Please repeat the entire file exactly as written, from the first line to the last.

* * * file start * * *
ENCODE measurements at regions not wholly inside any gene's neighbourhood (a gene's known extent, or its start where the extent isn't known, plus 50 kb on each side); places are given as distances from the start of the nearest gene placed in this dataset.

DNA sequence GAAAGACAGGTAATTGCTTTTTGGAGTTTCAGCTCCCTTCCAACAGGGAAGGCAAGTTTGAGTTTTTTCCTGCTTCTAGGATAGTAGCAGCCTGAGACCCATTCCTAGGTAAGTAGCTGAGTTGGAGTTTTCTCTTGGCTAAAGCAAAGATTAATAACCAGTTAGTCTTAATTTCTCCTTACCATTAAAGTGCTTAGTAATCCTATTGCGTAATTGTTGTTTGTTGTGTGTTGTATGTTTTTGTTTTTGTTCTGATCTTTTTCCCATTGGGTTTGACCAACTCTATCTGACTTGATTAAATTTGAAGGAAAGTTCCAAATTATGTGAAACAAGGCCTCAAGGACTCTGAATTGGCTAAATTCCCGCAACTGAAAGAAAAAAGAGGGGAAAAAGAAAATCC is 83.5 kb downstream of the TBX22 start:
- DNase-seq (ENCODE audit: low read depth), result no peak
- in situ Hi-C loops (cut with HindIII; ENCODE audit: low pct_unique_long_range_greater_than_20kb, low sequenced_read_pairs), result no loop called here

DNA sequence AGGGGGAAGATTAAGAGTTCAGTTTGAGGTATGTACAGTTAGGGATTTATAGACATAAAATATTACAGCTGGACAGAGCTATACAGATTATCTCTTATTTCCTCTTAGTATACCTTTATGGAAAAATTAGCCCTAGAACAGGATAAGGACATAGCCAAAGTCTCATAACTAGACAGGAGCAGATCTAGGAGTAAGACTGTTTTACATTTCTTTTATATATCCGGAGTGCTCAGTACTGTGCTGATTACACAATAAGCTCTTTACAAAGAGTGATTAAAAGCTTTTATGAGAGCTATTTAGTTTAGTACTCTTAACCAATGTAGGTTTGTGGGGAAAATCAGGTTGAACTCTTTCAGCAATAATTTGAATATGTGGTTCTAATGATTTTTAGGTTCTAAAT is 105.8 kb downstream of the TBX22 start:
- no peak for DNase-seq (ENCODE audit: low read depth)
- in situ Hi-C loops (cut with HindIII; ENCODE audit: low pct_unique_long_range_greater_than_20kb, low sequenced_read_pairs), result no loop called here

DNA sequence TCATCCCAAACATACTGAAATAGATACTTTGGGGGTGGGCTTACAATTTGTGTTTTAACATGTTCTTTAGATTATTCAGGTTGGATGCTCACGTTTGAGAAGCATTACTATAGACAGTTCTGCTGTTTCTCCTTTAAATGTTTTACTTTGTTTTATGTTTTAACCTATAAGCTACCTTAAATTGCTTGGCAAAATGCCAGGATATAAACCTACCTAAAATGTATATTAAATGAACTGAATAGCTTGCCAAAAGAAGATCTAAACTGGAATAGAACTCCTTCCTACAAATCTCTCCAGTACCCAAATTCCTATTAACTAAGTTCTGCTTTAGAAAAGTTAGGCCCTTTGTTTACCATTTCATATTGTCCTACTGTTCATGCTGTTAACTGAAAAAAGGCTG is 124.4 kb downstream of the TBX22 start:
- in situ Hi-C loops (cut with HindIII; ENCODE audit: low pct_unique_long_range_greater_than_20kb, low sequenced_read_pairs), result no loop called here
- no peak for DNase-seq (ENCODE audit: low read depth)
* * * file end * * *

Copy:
ENCODE measurements at regions not wholly inside any gene's neighbourhood (a gene's known extent, or its start where the extent isn't known, plus 50 kb on each side); places are given as distances from the start of the nearest gene placed in this dataset.

DNA sequence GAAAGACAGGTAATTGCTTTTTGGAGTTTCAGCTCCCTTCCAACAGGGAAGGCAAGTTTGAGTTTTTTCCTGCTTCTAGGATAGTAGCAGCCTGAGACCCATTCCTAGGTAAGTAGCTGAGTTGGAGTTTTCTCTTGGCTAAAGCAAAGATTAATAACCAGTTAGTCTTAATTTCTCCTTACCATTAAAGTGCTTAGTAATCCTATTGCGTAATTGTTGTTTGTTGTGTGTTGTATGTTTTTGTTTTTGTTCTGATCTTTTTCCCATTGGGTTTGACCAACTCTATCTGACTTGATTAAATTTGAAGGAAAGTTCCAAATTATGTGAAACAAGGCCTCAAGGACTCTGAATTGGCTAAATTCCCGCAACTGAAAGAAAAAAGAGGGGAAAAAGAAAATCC is 83.5 kb downstream of the TBX22 start:
- DNase-seq (ENCODE audit: low read depth), result no peak
- in situ Hi-C loops (cut with HindIII; ENCODE audit: low pct_unique_long_range_greater_than_20kb, low sequenced_read_pairs), result no loop called here

DNA sequence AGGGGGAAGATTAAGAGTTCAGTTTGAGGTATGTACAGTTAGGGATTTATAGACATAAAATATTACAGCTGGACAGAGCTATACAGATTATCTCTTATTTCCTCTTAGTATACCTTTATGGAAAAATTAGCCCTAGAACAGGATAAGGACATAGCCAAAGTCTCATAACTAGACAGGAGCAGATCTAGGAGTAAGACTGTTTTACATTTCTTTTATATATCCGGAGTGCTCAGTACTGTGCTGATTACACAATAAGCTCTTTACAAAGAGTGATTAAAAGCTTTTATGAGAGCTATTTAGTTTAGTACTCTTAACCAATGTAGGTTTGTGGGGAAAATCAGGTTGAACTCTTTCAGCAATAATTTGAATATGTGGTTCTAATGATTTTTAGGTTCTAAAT is 105.8 kb downstream of the TBX22 start:
- no peak for DNase-seq (ENCODE audit: low read depth)
- in situ Hi-C loops (cut with HindIII; ENCODE audit: low pct_unique_long_range_greater_than_20kb, low sequenced_read_pairs), result no loop called here

DNA sequence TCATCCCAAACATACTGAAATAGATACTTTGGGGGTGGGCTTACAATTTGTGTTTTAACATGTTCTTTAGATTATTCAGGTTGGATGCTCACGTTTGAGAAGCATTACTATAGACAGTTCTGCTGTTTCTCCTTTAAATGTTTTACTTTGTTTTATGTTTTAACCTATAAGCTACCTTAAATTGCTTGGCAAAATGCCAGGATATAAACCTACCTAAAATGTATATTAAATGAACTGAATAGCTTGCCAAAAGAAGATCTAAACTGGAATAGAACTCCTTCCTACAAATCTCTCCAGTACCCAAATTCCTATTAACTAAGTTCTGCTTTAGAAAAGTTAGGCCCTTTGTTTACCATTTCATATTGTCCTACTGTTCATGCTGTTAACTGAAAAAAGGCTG is 124.4 kb downstream of the TBX22 start:
- in situ Hi-C loops (cut with HindIII; ENCODE audit: low pct_unique_long_range_greater_than_20kb, low sequenced_read_pairs), result no loop called here
- no peak for DNase-seq (ENCODE audit: low read depth)